It‘s important for the meeting to start at the same time every day. It brings the ritual/habit feeling to the practice. It also helps the team feel like they own the meeting. It also allows any interested observers to simply drop-in unannounced to get an update on progress.
Also don‘t wait for stragglers. The meeting is a whole team practice and is not for any individual.
If the team is just adapting the practice, it might be helpful to have a facilitator who reminds everyone about the meeting, helps people keep the focus and avoids any interruptions. The most important job of the facilitator is to help the team self organize and quickly fade into the background.
It is not important for the facilitator to kick off the meeting. Any team member can kick off the meeting.
As any agile practice, standups are BY the people, FOR the people and OF the people. Hence the team should own the meetings and ensure its effectiveness. The facilitator can only help them kick start it initially.
Since standups are about communication and feedback, it is important for all the team members to be present. Compulsory attendance helps the team members view the meeting as a habit and own it. Of course if a team member is going on vacation or is not feeling well they can skip the meeting. But when they do come back, along with the story wall and big visible charts, the standup will help them get the bigger picture.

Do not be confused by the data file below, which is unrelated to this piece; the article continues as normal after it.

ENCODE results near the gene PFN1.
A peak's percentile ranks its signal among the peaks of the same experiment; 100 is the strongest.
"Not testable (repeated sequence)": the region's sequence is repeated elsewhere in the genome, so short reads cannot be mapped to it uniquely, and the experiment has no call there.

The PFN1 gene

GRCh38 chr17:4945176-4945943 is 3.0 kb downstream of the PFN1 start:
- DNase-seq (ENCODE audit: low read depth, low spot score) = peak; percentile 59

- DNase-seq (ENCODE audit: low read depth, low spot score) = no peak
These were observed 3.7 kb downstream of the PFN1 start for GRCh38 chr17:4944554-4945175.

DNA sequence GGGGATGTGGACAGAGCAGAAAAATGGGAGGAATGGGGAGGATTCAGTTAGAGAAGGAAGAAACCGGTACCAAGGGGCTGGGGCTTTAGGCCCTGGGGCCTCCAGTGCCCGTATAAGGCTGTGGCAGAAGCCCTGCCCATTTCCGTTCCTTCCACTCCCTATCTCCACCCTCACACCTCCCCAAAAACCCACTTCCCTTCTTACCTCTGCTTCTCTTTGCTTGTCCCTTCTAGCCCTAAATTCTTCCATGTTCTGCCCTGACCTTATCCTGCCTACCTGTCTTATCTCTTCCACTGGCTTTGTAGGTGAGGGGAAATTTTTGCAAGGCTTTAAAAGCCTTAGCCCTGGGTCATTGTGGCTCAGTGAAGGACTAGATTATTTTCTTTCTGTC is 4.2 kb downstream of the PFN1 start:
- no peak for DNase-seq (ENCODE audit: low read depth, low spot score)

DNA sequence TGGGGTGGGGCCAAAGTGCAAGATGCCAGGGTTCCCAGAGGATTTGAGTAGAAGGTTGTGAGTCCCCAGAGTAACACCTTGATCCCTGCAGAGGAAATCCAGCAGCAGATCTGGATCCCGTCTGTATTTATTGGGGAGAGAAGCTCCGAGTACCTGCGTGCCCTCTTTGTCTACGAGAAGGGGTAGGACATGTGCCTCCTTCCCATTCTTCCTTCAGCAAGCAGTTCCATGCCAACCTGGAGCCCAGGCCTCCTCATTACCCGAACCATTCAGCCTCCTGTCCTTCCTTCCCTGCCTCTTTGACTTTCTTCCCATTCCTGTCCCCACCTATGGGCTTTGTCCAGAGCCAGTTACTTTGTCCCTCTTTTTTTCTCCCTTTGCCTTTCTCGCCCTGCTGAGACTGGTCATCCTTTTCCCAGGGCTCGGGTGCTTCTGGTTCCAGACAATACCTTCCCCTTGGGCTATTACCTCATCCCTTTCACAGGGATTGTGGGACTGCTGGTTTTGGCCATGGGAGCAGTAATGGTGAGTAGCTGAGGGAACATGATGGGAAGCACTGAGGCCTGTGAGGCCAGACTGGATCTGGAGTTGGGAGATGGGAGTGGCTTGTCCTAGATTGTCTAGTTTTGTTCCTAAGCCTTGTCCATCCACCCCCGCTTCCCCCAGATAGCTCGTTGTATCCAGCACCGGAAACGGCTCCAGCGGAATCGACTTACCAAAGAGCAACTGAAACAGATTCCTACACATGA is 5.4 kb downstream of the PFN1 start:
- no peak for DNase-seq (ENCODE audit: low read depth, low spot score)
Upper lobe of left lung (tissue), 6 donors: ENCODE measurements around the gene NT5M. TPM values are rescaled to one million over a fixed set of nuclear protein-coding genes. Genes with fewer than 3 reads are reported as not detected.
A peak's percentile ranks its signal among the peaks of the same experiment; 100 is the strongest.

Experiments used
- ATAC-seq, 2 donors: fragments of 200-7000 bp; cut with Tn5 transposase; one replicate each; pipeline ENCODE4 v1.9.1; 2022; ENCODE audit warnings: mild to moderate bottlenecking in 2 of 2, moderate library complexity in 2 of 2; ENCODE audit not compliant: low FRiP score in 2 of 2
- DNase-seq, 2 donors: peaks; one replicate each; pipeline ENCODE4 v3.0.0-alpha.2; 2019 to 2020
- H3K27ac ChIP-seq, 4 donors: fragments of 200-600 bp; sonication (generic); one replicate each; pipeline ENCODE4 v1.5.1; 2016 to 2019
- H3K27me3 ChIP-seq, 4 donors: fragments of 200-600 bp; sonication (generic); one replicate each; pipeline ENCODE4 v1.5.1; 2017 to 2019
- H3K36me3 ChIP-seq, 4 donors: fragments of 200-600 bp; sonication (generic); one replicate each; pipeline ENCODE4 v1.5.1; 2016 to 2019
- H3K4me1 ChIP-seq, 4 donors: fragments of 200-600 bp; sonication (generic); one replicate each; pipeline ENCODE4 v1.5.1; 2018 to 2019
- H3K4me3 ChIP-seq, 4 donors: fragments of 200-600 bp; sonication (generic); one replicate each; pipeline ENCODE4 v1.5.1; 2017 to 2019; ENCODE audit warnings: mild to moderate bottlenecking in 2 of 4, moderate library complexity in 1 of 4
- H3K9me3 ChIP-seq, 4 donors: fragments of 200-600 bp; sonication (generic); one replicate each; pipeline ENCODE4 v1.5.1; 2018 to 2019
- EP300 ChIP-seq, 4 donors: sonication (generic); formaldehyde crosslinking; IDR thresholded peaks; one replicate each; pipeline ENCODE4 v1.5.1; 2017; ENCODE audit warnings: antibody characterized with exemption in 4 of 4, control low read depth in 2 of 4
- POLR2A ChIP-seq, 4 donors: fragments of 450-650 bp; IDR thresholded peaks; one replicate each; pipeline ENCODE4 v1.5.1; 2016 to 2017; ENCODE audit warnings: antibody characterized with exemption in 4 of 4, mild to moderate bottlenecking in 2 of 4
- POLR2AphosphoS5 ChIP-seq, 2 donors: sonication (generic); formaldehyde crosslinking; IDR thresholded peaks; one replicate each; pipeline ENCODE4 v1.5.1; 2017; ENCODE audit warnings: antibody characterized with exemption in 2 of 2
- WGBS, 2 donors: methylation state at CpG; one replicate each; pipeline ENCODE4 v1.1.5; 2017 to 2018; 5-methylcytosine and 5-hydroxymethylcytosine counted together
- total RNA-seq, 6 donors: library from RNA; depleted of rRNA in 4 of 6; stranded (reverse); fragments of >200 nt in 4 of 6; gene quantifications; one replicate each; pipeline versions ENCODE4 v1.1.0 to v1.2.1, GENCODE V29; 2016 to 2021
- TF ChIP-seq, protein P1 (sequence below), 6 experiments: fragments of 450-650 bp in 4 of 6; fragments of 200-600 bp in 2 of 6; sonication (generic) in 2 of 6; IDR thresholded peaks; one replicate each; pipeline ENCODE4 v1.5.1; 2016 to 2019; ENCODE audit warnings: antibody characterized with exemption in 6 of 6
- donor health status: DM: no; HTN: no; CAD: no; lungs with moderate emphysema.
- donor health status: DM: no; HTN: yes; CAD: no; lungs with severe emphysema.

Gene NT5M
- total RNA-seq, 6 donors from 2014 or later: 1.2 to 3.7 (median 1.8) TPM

The daily status meeting is meant to be an opportunity for the team members to report to the team on their progress and obstacles. If the team members are reporting to the Process Facilitator (or the Product Owner, or the project manager or the executive who just happens to join the meeting) then those people might change what they report and how they feel about the meeting. It will no longer be open nor useful to the other team members.
Standup is the team‘s primary opportunity to self-organize. The outcome should be that the team has collectively agreed what to work on today, and what impediments they need their manager [Iteration manager/Scrum Master] to remove along the way.
If we think of the standup in-terms of “answering three questions“, it contributes to the difficulty of getting people away from reporting progress/status to the managers. Apparently words like “answer“ and “question” tend to be associated with ideas closer to being interrogated rather than communicating information.